The other airlines like Max, Arik, Dana and Aero are also investing in various re-fleeting projects to boost their capacity. And of there is anything that they need to sustain the tempo, it is the support they get from government in tax rebates, forex supply at affordable rate from the CBN, single digit interest loans, and a level playing field that restricts the foreign airlines to one or two airports while paving the way for interlining with the local airlines.
Time to walk the talk
With dwindling revenues from the petroleum sector and the impact of COVID-19 on the economy, the Federal Government has no doubt turned to the non-oil sector to improve its earnings with aviation is listed as one the sectors with the potential to bail the economy.
Experts have therefore suggested that the first step that Sirika should take in enforcing his reciprocity threat is in protecting those local airlines making forays into the international market.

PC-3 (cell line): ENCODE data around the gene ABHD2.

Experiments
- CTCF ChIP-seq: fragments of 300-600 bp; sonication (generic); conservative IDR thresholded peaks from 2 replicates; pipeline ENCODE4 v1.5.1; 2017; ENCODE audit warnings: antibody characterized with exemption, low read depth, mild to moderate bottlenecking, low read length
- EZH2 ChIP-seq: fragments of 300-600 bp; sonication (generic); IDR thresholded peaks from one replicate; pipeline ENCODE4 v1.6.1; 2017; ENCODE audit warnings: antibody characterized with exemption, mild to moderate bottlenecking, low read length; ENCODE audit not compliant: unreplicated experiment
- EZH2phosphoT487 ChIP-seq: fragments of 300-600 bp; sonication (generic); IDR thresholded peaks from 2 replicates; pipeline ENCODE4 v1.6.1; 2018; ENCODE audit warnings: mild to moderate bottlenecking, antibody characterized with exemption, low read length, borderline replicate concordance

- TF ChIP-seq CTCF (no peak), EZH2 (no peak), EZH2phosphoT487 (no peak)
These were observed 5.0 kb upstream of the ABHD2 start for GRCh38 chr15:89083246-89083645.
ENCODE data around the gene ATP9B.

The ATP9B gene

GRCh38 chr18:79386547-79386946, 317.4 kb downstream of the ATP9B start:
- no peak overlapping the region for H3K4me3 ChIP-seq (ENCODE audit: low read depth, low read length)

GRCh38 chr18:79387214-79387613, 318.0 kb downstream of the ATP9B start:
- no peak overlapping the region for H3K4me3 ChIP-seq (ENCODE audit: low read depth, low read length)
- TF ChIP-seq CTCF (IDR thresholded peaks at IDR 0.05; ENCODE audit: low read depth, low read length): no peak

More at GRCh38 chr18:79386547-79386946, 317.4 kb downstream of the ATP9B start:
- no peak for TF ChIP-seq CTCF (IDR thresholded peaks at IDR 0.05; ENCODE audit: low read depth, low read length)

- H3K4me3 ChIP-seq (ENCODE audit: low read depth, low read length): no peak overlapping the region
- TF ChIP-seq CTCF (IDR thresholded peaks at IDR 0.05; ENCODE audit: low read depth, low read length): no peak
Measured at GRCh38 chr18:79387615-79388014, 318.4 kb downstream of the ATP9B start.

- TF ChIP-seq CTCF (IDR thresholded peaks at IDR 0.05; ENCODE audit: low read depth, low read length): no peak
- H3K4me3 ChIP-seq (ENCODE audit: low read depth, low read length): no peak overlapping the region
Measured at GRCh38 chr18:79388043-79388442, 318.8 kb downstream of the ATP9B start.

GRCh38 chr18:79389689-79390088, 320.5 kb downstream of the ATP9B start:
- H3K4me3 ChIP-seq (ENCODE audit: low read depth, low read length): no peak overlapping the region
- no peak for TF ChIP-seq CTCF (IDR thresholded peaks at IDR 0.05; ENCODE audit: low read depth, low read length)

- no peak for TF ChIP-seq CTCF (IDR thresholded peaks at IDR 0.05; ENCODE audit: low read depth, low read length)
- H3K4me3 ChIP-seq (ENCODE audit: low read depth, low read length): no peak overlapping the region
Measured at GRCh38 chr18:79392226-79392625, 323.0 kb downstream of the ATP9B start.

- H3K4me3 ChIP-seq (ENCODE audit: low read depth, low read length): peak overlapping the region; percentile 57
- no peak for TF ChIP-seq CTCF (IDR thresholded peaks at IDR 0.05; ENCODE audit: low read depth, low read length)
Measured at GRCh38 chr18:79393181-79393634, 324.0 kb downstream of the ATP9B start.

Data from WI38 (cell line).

And there is no better way to do this than ensuring the strict enforcement of BASAs to retain part of the $3billion repatriated yearly as capital flight by foreign airlines from Nigerian.
“It is a good thing that the government has woken up finally to its responsibility; the reciprocity threat is, in fact, long overdue,” said travel and tour agent, Isreal Akam.
“Sirika and the aviation sector regulators must walk-the-talk so the threat doesn’t just end up as one of those rhetorics we hear from government,”he addd.
Akam’s position is held by majority of stakeholders in the aviation sector who over the years have demanded a tit-for-tat for those countries that have been hostile to local airlines.
Ohunayo, who is a spokesman for the Aviation Round Table (ART),told our reporter that it was time to undo the ills of multiple destinations that have simply given the local market away to foreign carriers because that is what reciprocity really means.
He said the government must see the local airlines it designates as flag carriers on international routes as the beacon of what the country represents and provide all the support needed for their operations as its international ambassadors.
“Once we designate an airline as a flag carrier on a route, we must defend it totally as our own,” Ohunayo said. “It must have all the necessary support and backing to succeed in reciprocating the BASA. This is what has been lacking in Nigeria and it must stop,” he added.